On Thursday November 28th, 2019, we held a presentation by an Alibaba official from Germany at a lecture hall at the University of Zurich. Prof. Dr. Xinhua Wittmann welcomed Michael Plagge, the Business Development Director at Alibaba Cloud Germany. He spoke to those in attendance about this fascinating Chinese company which aims to expand its operations in continental Europe.
Alibaba was founded back in 1999 by entrepreneur Jack Ma in an apartment in Hangzhou, China with a group of around 17 partners. Today, Alibaba Group employs around 100,000 people and has a valuation of around $460 billion (US dollars).
Alibaba is Big
Alibaba is a company that does…well, a lot of things which you cannot really compare to its American counterparts. Part eBay, part Amazon, part Google, part lots of other internet companies, Alibaba is a digital company that even provides financial services such as Alipay. But Alibaba is a platform more than anything else, where sellers and buyers come to meet and exchange goods and services.
During his talk, Plagge provided some interesting figures about China. 900 million internet users (out of a population of 1.4 billion), 400 million in the middle-class, which is expected to grow to 600 million within the next 3 years, 102 cities with more than 1 million in population – in 10 years that figure is expected to be 220. Which helps explain how Alibaba is now the world’s largest e-commerce operator with such a consumer base at its disposal.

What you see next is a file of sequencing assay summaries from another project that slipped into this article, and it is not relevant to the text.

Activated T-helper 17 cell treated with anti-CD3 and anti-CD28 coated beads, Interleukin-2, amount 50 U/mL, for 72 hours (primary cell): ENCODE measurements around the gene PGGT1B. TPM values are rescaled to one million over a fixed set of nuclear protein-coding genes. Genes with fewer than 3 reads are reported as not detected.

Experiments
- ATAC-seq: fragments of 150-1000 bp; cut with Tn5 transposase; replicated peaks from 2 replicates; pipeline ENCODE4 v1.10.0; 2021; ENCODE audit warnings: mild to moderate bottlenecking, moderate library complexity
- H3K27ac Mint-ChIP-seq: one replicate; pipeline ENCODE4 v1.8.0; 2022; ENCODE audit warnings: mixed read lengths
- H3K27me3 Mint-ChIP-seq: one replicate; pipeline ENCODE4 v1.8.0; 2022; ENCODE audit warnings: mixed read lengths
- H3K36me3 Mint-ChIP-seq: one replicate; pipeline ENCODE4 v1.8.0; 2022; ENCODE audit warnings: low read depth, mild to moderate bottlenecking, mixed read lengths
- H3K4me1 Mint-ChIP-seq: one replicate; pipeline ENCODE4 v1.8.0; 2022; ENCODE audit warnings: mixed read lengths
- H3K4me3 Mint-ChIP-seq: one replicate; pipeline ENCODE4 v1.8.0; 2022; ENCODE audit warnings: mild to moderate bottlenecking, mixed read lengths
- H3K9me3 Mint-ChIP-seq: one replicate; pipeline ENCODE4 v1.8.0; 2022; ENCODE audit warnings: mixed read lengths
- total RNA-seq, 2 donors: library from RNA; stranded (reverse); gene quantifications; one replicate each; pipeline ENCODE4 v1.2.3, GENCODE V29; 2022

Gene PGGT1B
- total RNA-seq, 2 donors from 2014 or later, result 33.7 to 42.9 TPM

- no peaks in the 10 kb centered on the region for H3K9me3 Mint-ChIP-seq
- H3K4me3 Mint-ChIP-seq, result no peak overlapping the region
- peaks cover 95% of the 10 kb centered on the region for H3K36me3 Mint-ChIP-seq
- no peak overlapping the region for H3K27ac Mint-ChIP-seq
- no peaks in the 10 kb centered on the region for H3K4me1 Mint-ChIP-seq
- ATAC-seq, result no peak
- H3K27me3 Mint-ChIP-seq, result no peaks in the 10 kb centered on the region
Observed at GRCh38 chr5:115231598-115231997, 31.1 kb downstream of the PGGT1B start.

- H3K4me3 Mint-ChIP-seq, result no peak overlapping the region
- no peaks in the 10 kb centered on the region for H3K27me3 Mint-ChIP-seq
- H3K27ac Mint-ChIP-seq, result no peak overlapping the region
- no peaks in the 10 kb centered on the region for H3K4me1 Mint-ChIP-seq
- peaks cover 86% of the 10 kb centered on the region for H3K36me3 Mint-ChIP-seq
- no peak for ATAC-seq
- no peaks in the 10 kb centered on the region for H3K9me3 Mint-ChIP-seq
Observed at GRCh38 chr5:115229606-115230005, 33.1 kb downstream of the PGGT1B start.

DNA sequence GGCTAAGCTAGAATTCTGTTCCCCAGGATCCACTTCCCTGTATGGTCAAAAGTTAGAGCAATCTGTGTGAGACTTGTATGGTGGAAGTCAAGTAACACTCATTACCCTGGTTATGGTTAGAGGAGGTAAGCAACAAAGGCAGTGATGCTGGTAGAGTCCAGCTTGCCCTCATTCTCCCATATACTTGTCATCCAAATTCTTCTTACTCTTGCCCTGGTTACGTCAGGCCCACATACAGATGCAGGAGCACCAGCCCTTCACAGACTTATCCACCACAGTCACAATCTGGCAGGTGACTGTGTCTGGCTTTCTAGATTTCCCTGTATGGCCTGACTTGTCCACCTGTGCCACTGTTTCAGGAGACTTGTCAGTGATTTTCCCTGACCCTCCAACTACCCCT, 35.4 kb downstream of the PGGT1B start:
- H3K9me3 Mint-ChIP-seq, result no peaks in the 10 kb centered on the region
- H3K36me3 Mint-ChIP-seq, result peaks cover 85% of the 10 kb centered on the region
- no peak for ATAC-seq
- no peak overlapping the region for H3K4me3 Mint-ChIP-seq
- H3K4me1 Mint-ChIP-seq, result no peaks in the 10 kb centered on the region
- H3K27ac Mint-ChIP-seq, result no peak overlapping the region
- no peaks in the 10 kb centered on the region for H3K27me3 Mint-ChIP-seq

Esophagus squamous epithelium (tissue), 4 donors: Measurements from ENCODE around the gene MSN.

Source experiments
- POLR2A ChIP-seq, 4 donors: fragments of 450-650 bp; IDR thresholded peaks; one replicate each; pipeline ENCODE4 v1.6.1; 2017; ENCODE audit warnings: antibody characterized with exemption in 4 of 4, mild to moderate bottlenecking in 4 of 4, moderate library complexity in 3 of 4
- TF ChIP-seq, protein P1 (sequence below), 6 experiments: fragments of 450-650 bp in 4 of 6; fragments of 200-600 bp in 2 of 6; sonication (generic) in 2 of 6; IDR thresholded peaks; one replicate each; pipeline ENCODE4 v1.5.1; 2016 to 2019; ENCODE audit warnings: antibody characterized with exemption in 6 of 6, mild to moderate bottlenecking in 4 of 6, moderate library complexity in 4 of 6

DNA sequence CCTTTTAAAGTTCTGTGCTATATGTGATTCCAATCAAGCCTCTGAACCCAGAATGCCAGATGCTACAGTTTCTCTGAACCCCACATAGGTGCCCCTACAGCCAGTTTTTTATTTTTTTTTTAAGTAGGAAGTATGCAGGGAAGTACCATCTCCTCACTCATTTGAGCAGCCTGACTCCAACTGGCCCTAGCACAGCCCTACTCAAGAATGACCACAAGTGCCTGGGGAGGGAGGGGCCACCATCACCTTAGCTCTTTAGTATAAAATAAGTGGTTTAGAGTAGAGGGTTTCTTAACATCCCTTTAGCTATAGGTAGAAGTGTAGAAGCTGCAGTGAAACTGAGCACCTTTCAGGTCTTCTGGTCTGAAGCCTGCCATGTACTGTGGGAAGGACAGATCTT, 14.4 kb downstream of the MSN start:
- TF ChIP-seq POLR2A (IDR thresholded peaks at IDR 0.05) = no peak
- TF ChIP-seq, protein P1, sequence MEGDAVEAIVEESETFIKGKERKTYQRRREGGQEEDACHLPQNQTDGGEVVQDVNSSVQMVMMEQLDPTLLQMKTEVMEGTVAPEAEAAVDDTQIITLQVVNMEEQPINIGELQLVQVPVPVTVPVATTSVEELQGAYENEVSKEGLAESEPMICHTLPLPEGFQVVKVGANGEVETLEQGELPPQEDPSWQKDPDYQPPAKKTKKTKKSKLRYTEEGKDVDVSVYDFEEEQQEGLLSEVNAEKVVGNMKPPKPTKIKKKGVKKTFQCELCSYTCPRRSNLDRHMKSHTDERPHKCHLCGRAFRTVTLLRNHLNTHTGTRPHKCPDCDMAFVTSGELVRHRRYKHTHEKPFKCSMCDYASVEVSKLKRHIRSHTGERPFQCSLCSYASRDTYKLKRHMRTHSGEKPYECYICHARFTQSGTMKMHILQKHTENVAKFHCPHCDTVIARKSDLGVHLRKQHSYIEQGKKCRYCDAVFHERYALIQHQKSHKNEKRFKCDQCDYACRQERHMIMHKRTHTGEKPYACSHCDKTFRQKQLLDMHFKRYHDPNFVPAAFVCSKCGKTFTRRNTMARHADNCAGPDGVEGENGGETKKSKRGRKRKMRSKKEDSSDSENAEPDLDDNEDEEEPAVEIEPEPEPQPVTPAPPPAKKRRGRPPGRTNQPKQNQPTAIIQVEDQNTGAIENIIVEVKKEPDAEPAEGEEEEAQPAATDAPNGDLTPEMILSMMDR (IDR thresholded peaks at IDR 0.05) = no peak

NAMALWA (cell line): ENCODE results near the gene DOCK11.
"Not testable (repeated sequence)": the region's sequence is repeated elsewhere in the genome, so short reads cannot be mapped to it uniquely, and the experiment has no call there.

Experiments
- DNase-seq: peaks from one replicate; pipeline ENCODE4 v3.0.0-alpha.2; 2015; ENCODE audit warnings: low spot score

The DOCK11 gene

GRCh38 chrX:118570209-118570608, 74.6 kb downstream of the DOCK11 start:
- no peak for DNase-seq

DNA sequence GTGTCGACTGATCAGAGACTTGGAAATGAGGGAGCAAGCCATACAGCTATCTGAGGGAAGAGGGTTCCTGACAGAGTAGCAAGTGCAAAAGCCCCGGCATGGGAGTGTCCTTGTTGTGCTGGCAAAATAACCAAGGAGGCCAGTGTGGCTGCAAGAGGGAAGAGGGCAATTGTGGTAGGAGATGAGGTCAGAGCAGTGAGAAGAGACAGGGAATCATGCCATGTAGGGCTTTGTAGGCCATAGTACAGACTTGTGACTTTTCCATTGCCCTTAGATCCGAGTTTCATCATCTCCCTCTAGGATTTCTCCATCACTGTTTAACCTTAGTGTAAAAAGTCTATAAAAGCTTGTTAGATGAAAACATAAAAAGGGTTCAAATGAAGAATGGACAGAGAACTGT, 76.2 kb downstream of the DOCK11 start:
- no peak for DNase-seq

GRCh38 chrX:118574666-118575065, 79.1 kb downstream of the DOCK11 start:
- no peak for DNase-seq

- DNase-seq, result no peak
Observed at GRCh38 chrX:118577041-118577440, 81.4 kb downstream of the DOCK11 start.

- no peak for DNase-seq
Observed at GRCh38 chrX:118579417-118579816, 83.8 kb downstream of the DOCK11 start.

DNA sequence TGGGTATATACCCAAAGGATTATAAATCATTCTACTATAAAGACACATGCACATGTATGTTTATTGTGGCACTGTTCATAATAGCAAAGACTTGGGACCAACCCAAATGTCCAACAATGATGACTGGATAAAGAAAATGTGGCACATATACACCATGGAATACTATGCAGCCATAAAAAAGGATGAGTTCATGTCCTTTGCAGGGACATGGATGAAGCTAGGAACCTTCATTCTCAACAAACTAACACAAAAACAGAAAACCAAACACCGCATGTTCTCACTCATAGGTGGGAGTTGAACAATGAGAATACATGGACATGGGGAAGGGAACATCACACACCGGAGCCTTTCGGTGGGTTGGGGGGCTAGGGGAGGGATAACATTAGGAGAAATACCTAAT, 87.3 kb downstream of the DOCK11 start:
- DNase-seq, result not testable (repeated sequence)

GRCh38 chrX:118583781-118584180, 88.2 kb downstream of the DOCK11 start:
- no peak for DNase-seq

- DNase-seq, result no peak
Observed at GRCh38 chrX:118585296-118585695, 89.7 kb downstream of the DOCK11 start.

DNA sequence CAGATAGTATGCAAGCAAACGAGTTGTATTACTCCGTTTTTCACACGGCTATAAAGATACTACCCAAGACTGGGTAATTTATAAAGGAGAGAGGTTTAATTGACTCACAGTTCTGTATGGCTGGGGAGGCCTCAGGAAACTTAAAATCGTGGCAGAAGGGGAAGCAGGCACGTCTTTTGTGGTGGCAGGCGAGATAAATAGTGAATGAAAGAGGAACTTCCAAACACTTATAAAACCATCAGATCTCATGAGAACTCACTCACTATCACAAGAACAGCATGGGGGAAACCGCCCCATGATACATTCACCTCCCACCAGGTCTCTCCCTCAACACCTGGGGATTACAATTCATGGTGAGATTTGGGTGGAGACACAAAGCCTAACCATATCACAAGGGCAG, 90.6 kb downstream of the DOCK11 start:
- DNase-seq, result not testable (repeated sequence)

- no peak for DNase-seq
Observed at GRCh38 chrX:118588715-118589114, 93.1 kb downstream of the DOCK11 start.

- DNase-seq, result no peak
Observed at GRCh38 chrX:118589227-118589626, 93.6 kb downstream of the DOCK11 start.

Alibaba in China has a strategy of keeping its customers within their eco-system of online services as much as possible. For example, image search for products is a service that Alibaba provides its customers. Consumers can take a picture of a product they see out and about somewhere and search for it online and perhaps find it on offer on Alibaba’s platform. Plagge also said that Chinese consumers have a higher interest in the details of a product and how it is more than consumers anywhere else. This makes engaging consumers in China a more interesting prospect with lots of potential.
Perception vs. Reality
Plagge stated that Alibaba’s aim is to provide a seamless, wholistic integration of data on customers to give them as top-notch a service as possible. Something that Western companies are still unable to achieve with their consumer data stored in a silo configuration.
Plagge also spoke about perception vs. reality. The way Westerners see the Chinese population vis-à-vis how young Chinese people see themselves. The hint was that Westerners have an outdated notion of China which today has an economy fuelled by young professionals who see themselves as dynamic and modern.
The other perception vs. reality he spoke about is in terms of the trust of Western consumers. There is a reticence in the West to trust the goods and services of Chinese brands. But Plagge pointed out that data protection at Alibaba is superior to that of many American internet companies but that consumers in the West need to overcome those trust issues in order to engage the litany of connected services the Alibaba Group can potentially provide.
In terms of Switzerland, he also talked some about the issue of ‘Swissness’. Another obstacle for not only Alibaba, but even European and American companies looking to do business in Switzerland. The issue being that Swiss companies prefer to do business locally and with other business partners they are familiar with and trust.
Plagge also spoke of the challenges for Alibaba doing business in the West. Cultural differences as well as practical – language, time-zones, etc. But he closed his presentation by stating his belief that Alibaba can become a bridge between China and the West.